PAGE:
Right now, America is talking about the things we feed our kids (and ourselves) and the impact these things have on the health of the nation. You don’t have to be a nutritionist to realize that there is a link between the obesity crisis and our diet. 

The fact that our youngsters have become a generation of video game playing couch potatoes who get very little exercise doesn’t help either. Eventually, junk builds up in the system like a powerful poison, and one day it will present its ugly face.

But what else do we feed our kids? Think about their mental health for a moment. Do we teach our kids how to build meaningful relationships, how to communicate effectively and how to resolve conflicts peacefully?

Do we teach them to loathe cruelty, to engage in dialogue, to be emphatic and become kinder, more understanding and respectful citizens?

Show me one popular video game that teaches those values.

I have yet to find it.

What we are exposed to on a regular basis becomes the norm. It starts to live inside of us. For better or for worse.

IS FAKE VIOLENCE OKAY?

There used to be a time when researchers could say: All that violence on TV and in the movies… people know it’s not real. Watching TV or a movie is passive. It really doesn’t affect us that much. That was before the era of hyper interactive, highly addictive video games.

As Dr. Bushman noted, most people learn best and much faster when they are actively involved. In Psychology Today he asked the question:

“Suppose you wanted to learn how to fly an airplane. What would be the best method to use: read a book, watch a TV program, or use a video game flight simulator?”

Bushman also observed that “players of violent video games are more likely to identify with a violent character. If the game is a first person shooter, players have the same visual perspective as the killer (…) In a violent TV program, viewers might or might not identify with a violent character. People are more likely to behave aggressively themselves when they identify with a violent character.”

He continues:

 “Violent games directly reward violent behavior, such as by awarding points or by allowing players to advance to the next game level. In some games, players are rewarded through verbal praise, such as hearing the words “Nice shot!” after killing an enemy. It is well-known that rewarding behavior increases its frequency. (Would you go to work tomorrow if your boss said you would no longer be paid?) In TV programs, reward is not directly tied to the viewer’s behavior.”

THE BIGGER PICTURE

The Swedish Media Council I mentioned earlier, makes decisions about age limits for films to be shown in movie theaters. They do not only base their considerations on how much violence the film contains. Assessment is made using a formulation from the UN’s child convention, about whether the film may harm the child’s well-being. The Council states:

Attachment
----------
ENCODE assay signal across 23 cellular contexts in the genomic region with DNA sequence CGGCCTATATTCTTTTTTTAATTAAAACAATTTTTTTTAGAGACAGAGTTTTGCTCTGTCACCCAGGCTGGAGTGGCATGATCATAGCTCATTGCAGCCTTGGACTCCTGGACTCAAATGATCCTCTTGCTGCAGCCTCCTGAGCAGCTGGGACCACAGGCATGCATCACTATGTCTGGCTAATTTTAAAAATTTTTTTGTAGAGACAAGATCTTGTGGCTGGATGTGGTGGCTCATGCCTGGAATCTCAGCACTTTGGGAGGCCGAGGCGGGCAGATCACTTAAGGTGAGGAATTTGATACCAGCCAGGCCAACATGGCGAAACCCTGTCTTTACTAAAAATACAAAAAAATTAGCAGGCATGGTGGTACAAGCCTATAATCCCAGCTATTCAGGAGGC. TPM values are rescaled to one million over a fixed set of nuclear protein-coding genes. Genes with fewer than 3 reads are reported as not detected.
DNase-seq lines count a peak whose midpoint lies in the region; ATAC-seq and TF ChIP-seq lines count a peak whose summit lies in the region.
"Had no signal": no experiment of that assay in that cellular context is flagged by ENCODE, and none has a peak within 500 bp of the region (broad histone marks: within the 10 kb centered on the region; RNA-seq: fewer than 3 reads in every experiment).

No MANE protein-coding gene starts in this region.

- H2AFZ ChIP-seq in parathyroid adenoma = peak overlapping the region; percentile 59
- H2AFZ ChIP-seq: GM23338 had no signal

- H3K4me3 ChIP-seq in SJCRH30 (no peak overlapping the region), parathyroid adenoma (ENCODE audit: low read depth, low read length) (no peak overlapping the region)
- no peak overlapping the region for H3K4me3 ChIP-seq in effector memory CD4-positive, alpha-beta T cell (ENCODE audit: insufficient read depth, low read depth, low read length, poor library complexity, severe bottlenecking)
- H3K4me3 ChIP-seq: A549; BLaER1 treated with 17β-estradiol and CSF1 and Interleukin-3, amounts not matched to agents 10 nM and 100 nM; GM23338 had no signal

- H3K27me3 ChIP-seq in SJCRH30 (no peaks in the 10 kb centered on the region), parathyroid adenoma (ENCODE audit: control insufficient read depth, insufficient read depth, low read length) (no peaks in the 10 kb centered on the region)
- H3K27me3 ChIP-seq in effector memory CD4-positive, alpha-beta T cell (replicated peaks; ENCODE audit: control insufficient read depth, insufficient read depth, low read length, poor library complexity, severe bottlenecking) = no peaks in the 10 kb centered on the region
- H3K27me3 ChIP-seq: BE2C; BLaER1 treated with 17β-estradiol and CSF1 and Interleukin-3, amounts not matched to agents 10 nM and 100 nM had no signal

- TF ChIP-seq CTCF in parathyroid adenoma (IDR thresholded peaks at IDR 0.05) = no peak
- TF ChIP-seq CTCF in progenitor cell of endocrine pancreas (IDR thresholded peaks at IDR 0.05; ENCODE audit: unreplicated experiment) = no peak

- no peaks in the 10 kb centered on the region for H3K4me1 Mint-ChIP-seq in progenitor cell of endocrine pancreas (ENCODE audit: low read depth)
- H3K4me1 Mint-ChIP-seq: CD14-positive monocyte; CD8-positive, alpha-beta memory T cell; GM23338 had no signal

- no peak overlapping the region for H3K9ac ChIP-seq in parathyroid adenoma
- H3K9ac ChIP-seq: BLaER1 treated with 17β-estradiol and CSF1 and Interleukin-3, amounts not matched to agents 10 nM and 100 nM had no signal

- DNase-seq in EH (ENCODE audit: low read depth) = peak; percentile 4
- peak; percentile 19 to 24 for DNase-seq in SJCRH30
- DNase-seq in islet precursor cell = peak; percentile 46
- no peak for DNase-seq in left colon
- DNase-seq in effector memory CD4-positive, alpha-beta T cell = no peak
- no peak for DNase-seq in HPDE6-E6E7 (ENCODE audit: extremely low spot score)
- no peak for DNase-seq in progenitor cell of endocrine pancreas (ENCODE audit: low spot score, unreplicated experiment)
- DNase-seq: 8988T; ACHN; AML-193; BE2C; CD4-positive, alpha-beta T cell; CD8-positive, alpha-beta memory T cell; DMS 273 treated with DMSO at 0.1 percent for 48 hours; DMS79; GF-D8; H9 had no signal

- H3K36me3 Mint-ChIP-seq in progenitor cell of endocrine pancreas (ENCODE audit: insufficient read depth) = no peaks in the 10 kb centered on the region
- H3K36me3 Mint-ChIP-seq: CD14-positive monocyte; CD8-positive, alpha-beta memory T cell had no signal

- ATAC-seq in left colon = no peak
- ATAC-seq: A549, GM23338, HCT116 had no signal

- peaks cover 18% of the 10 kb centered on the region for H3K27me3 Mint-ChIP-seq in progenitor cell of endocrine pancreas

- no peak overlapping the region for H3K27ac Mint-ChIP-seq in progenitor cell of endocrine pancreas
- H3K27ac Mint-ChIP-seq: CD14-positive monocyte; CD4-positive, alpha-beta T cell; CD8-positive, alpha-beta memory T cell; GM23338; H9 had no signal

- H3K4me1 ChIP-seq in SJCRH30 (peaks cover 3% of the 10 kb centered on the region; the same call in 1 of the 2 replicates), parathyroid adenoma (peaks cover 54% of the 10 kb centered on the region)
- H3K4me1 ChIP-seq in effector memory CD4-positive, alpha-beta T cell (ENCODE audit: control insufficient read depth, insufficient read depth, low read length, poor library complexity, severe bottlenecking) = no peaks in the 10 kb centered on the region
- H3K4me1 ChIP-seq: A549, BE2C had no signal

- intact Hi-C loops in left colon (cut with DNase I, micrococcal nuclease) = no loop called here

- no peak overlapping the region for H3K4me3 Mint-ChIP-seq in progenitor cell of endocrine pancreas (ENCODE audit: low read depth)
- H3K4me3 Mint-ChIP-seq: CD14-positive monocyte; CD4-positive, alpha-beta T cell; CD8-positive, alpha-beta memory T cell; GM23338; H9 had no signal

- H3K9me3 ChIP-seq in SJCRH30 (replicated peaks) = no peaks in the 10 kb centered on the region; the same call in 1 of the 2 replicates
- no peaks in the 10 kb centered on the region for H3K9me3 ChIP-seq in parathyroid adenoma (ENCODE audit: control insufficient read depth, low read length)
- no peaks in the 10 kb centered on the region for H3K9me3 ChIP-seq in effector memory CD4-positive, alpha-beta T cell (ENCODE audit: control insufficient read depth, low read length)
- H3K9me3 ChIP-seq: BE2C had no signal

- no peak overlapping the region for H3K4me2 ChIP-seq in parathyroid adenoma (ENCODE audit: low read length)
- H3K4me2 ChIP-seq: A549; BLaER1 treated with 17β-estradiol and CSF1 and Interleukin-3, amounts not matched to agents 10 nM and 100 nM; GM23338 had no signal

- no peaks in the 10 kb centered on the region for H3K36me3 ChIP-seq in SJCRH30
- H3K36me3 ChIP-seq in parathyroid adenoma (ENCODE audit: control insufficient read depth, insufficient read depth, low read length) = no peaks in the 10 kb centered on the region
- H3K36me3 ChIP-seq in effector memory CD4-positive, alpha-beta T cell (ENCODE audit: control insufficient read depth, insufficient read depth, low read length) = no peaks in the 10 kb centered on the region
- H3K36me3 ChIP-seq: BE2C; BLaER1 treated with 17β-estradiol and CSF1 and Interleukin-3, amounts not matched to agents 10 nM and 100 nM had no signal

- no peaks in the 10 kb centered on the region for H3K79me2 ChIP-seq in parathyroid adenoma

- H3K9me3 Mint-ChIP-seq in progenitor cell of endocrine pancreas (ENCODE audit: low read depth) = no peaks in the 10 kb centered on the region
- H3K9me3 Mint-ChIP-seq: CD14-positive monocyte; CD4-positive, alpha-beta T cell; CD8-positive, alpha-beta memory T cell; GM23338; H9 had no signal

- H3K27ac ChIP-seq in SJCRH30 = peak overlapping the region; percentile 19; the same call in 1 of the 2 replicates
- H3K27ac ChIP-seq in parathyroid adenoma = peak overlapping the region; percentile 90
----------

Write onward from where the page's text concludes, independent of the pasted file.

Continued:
“The same reasoning should be applied to computer games: a one-sided focus on the violence in the game leads to other issues regarding content being forgotten. (…) If we adults stop focusing all our energy on the incidence of violence in computer games, we can instead begin asking ourselves questions that the research will never be able to answer: what values, norms and ideologies do we want to pass on to our children?

I don’t think it’s necessarily either/or. Why not have a discussion about norms and values, as well as a dialogue about video game violence? One has to do with the other.

WHERE DO WE GO FROM HERE?

Toddler playing video gameI live in a nation that has the highest gun-related homicide rates of any developed country in the world. Gun sales are soaring.

As a dad of a ten-year old, I often wonder and worry about the world I will leave behind for my daughter and her children. Is it going to be a safer, sweeter and saner place, or will we have armed guards on every street corner and in every school?

Is that the “Land of the Free” we so proudly sing of, or is it the “Land of the Fearful”?

How will we teach tolerance and respect and help our children understand and appreciate differences between people, faiths and cultures?

Some scholars say that games are an innocent way for kids to get ready for the real world. Games allow us to playfully engage in imaginary scenarios that -subconsciously- prepare us for things to come. 

If that’s the case, what’s a game like Grand Theft Auto or Manhunt teaching our teens? How is it enriching their lives? With so much exciting, innovative technology at our fingertips, is that really the best we can do for our children? Don’t they deserve better?

As a professional, I think it’s time for voice actors to come together, take a stand and speak out against these ultra violent games that are getting more lifelike by the day.

The fundamental question is this: How do we wish to use our talent? Are we going to use it to produce gratuitous violence or to teach people to get along better? Are we going to search for a solution, or are we going to stay part of the problem? 

Or, do we simply stick our heads in the sand and claim there is no problem?

After all…

We’re simply involved in the production of harmless entertainment.

A video game is just a game, right?

Paul Strikwerda ©nethervoice

PS Be sweet. Please retweet.